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Pulling Up Anchor on Jewish Devon 

After 70 years in Chicago, Rosenblum's World of Judaica moves to Skokie.

Avi Fox

Avi Fox

Colleen Durkin

The cultural complexity of Devon Avenue is told by its honorary street names. A brown sign declares Devon from Ravenswood to be Honorary Sheikh Mujib Way, after the founder of Bangladesh; from Damen to Western, it's Mohammed Ali Jinnah Way, after the founder of Pakistan. From Western to California, it's Gandhi Marg. And from California to Kedzie, it's Golda Meier Boulevard.

But while Indian Devon is packed with glittering jewelry shops and bustling restaurants, Jewish Devon to the west looks shabby, worn, and sparse. The businesses of Jewish Devon are disappearing.

For the past 37 years, Rosenblum's World of Judaica has held down the fort at 2906 W. Devon, between Richmond Street and Francisco Avenue. But at the end of October, Rosenblum's owner, Avi Fox, will pack up his stock of menorahs, mezuzahs, Torah scrolls, and thousands of books and move them all to Skokie. After 71 years, the city of Chicago will be without the "Oldest & Largest Full Service Jewish Book Store in the Midwest."

Rosenblum's opened, as Rosenblum's Hebrew Bookstore, in the early 1940s. Hungarian immigrant William Rosenblum set up shop on Roosevelt Road in Lawndale, in the heart of what Jews fondly call "the old vest side." According to Irving Cutler, professor emeritus of urban geography at Chicago State University, from the 1920s until after World War II Roosevelt Road was the area's most thriving Jewish business district. "Within a mile and a half, it boasted six movie houses—including two that showed Yiddish films—ten butcher shops, and four Jewish bookstores, including Rosenblum's." More than 120,000 Jews lived in greater Lawndale then, but they would migrate north, and with each move, Cutler explains, Chicago's Jewish population became less concentrated.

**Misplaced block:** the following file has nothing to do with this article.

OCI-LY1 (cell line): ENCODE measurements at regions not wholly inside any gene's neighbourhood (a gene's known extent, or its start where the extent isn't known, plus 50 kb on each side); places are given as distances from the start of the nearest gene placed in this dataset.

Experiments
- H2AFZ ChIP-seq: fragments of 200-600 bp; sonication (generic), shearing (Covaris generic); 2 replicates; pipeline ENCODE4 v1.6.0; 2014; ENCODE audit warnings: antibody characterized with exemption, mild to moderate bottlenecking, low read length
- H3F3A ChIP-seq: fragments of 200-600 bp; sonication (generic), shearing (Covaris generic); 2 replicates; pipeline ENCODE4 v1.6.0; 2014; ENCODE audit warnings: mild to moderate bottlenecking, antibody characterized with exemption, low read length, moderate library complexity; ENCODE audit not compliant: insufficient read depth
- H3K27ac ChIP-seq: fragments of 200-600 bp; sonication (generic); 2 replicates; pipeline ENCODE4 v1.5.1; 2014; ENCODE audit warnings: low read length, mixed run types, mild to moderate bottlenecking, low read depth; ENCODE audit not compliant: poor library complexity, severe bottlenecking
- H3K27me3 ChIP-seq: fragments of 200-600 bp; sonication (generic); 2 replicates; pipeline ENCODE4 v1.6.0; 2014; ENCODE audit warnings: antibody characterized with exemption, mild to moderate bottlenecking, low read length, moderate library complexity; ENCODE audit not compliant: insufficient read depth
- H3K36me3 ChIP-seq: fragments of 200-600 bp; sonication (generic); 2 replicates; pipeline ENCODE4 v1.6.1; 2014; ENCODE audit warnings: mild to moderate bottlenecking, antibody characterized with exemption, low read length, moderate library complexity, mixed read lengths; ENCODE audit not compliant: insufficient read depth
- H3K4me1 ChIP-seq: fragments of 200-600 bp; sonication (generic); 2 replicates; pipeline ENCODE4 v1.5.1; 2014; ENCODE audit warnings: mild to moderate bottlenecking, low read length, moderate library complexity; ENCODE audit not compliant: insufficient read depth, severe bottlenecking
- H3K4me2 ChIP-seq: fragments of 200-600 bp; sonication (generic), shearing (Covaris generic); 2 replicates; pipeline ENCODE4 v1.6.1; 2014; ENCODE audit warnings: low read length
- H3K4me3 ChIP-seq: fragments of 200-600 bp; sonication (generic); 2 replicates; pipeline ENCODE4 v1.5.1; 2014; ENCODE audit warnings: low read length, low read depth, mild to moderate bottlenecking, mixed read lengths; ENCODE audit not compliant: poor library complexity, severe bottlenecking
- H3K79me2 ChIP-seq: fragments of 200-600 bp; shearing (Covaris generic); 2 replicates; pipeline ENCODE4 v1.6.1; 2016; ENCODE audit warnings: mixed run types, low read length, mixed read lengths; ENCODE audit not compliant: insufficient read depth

After the war Lawndale's Jewish population, soon followed by Rosenblum's and other Jewish businesses, left Lawndale for Albany Park, and Lawrence Avenue became the new strip. In 1973 Rosenblum's joined Chicago's last Jewish migration, to Devon Avenue.

Rosenblum, an Orthodox Jew himself, served all Jews, and Avi Fox followed suit when he bought the bookstore in 1990. "We continued with the same philosophy as Mr. Rosenblum," he says. "Our mantra is that we serve everybody—regardless of who they are or how they think or what their denominations are."

Well into his 70s, and after 50 years in the business, Rosenblum was ready to retire. With no one in his family to take it over, he sold the business to Fox and stayed on as a consultant for another couple years. The street was already in decline then, says Fox. The Jewish population was moving to the suburbs, and many businesses had followed. "Devon had already lost its luster and was beginning to show some signs of wear and tear."

Jewish-owned department stores and retail shops had lined Devon from Western to Kedzie—a stretch known in the community as the "magnificent mile"—drawing customers from all over Chicago. But by the time Fox took over, most of the Jewish businesses that remained were mostly west of California, supported by a substantial community of recent Russian Jewish immigrants living mostly south of Devon, between Western and Kedzie.